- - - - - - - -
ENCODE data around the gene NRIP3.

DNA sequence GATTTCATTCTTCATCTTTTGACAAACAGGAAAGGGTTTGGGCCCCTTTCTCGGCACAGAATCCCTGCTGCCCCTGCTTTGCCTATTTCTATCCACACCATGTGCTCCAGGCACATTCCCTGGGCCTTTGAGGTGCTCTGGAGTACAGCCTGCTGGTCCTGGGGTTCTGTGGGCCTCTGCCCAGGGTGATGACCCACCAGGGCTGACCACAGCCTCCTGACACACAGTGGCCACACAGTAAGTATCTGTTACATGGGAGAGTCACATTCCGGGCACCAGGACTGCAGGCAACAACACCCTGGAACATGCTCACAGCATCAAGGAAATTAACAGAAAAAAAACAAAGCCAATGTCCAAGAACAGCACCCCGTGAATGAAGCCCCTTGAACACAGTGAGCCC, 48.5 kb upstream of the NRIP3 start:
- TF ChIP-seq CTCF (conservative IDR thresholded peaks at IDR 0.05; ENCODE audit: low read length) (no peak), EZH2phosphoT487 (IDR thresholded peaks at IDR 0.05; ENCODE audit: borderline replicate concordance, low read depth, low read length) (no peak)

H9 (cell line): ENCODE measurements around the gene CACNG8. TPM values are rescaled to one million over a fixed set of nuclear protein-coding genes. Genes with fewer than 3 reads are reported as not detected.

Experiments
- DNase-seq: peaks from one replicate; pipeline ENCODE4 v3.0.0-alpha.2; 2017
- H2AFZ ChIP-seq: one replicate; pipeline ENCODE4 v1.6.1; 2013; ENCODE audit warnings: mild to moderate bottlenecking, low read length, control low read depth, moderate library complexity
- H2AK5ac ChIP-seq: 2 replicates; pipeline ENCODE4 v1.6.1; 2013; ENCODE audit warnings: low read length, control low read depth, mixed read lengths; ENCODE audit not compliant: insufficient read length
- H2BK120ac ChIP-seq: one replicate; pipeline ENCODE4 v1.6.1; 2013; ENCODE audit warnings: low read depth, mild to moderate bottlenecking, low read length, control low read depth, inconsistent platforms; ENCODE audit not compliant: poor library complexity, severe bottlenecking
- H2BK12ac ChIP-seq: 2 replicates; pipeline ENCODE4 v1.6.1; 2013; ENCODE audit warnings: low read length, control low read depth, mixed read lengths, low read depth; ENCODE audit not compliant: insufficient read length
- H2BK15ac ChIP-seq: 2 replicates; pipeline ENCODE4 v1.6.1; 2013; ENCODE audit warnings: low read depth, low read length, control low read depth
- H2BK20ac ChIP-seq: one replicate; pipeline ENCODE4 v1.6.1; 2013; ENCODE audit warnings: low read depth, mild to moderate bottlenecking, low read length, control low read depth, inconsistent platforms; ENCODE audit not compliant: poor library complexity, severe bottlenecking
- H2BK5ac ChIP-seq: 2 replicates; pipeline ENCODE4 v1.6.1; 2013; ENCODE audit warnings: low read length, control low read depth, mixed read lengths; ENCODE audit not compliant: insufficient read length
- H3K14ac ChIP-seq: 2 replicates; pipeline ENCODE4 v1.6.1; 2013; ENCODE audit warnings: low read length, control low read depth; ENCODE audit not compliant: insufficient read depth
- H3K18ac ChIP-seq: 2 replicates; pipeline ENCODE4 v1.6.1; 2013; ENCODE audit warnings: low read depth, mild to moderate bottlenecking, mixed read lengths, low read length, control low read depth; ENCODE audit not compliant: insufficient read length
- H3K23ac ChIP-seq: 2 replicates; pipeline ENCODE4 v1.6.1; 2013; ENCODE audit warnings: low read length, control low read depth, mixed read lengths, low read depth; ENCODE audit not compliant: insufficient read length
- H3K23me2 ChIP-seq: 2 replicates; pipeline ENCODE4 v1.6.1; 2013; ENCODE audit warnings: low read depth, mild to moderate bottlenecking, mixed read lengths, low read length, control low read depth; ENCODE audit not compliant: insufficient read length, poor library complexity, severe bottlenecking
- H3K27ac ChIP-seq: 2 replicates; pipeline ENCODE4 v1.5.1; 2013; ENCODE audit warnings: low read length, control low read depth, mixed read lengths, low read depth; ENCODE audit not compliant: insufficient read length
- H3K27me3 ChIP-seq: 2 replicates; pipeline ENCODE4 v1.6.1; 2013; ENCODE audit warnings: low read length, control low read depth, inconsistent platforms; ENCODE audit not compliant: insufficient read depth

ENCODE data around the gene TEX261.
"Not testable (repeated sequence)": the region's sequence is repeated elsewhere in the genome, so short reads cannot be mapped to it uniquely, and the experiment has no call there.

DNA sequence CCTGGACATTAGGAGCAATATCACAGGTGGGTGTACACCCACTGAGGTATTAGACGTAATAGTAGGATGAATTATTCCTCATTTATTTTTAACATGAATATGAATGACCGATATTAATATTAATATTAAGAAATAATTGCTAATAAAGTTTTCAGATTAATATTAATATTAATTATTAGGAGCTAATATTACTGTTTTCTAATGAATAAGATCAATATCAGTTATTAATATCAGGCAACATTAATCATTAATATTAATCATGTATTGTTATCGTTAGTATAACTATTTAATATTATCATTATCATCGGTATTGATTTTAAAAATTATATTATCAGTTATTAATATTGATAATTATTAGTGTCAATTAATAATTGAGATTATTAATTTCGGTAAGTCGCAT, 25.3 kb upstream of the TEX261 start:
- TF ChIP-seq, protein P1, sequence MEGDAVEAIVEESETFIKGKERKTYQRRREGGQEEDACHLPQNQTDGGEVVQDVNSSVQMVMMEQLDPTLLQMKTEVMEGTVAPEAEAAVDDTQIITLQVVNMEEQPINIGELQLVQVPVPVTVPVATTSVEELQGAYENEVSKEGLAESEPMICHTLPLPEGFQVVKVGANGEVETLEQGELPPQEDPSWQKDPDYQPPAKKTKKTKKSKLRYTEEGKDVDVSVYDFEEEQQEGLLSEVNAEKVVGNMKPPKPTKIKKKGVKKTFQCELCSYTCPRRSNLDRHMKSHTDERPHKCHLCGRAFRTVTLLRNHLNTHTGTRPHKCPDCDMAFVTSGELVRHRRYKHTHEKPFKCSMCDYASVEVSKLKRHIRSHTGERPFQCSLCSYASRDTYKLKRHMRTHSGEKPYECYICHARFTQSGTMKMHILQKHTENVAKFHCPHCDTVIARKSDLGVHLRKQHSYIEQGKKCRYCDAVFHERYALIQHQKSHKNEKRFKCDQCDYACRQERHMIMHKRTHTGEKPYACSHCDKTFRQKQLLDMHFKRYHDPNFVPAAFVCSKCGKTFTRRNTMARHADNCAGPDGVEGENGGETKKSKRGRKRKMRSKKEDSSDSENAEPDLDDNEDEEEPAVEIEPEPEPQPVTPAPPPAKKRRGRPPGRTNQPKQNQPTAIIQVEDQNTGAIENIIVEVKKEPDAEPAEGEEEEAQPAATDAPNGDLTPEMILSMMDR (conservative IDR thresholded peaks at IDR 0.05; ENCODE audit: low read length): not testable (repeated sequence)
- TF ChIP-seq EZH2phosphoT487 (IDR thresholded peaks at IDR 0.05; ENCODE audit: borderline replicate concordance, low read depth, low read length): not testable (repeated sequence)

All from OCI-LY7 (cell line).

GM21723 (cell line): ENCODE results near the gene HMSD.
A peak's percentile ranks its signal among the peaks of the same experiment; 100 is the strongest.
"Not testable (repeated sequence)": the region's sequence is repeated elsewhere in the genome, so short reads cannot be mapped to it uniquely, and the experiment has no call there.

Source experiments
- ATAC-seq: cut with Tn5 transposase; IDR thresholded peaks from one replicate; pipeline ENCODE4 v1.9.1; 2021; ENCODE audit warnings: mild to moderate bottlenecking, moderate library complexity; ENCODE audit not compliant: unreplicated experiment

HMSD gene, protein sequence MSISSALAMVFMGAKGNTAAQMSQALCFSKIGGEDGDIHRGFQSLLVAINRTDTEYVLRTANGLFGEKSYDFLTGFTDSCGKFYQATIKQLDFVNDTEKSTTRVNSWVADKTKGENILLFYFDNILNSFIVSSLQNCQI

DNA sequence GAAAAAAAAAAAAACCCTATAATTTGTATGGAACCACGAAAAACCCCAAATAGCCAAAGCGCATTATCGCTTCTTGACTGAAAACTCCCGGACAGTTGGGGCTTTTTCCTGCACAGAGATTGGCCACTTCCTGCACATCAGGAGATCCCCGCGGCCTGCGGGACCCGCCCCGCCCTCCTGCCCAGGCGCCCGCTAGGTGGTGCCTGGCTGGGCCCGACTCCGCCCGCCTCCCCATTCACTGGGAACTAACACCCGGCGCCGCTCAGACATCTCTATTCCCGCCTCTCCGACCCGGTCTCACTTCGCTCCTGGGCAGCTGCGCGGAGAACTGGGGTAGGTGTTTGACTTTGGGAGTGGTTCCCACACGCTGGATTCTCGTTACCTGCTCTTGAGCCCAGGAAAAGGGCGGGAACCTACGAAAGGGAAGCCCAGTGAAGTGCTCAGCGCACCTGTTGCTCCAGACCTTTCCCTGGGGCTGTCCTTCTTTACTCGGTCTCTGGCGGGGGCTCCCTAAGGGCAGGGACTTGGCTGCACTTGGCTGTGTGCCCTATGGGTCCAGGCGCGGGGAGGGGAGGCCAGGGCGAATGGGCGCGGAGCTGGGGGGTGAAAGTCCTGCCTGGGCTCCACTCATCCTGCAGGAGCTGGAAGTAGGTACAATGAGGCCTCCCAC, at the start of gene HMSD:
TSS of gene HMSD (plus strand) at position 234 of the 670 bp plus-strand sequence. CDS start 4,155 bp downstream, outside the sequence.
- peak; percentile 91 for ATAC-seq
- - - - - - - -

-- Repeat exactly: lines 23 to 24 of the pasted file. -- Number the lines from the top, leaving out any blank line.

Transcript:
- TF ChIP-seq, protein P1, sequence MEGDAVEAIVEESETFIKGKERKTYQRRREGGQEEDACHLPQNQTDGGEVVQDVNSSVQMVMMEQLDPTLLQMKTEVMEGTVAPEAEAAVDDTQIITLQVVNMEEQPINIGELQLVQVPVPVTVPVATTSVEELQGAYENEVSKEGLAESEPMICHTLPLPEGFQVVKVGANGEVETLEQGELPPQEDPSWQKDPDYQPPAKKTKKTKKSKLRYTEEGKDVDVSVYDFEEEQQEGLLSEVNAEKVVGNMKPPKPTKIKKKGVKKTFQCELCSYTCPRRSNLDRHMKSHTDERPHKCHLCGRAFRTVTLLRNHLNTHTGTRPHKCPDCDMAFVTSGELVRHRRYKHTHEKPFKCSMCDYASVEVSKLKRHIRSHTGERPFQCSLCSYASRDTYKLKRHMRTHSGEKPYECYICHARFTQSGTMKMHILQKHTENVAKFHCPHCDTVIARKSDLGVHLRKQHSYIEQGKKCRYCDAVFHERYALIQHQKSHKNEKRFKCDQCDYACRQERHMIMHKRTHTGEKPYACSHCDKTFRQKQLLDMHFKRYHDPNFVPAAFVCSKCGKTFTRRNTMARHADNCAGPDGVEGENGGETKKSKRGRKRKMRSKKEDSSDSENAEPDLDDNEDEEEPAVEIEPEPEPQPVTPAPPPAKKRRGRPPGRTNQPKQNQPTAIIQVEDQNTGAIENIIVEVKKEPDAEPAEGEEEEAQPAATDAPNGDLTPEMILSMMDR (conservative IDR thresholded peaks at IDR 0.05; ENCODE audit: low read length): not testable (repeated sequence)
- TF ChIP-seq EZH2phosphoT487 (IDR thresholded peaks at IDR 0.05; ENCODE audit: borderline replicate concordance, low read depth, low read length): not testable (repeated sequence)